When I was huge and pregnant, the thing that got me through those long restless nights and sick-filled mornings was imagining what I would do with my baby when he or she was born.
At the time, I didn’t know Frog was a girl. And I didn’t know she’d take on squatter’s rights in my womb, so reluctant was she to enter the world. So I was still all rose-tinted spectacles about motherhood.
I imagined my year of maternity leave to include countryside walks, painting pictures and playing with play doh. I looked forward to Christmas with glee, under the illusion that I would find lots of time to bake with my baby and make homemade decorations.
I couldn’t have been more wrong.
Instead, my maternity leave consisted of rushing from baby group to baby group, with very little time at home and much time spent fretting about whether to return to my full-time job or not. When Frog was awake, I knew it was only a matter of time before the crying would start because she wanted to sleep again. No sooner had I trundled out some activity or another, inspired by Baby Sensory or Baby Swimming or Baby Music (or any of the other gazillion clubs we joined), then Frog was sobbing with over-stimulation and begging to go back to bed.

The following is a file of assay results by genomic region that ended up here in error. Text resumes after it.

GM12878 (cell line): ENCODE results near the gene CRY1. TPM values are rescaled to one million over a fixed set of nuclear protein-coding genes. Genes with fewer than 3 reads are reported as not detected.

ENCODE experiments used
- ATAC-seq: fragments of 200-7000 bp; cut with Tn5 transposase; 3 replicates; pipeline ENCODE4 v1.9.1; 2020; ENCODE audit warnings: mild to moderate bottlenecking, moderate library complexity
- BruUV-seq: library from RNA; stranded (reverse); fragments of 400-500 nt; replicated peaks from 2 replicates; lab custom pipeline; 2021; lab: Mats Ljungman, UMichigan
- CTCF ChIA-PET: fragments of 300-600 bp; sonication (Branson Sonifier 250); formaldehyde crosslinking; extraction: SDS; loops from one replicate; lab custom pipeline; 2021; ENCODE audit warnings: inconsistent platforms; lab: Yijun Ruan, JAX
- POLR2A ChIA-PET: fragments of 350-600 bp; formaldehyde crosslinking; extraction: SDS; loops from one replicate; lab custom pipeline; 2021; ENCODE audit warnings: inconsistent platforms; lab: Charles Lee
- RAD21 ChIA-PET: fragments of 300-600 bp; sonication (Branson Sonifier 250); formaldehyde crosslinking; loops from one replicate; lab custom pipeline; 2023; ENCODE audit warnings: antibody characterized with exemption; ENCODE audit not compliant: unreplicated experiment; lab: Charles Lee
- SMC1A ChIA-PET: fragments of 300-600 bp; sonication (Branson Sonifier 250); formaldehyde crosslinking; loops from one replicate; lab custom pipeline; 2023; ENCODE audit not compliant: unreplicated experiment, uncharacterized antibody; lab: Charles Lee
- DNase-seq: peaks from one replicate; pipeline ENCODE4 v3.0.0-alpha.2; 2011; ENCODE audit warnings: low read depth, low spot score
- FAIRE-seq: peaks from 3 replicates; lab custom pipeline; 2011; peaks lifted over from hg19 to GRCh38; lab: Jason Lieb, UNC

But then she turned one. And I went back to work (sort of).
It seems that both these events caused a big change in Frog. As if by magic she blossomed into a little person, no longer the helpless baby I was accustomed to. Now, at fifteen months she’s interested and lively and exhausting but very, VERY fun.
Suddenly, overnight, she wants to do stuff. Painting, crayoning, sticking. This is the stuff I looked forward to when I was pregnant.
Shame I didn’t realise it would turn my grass blue.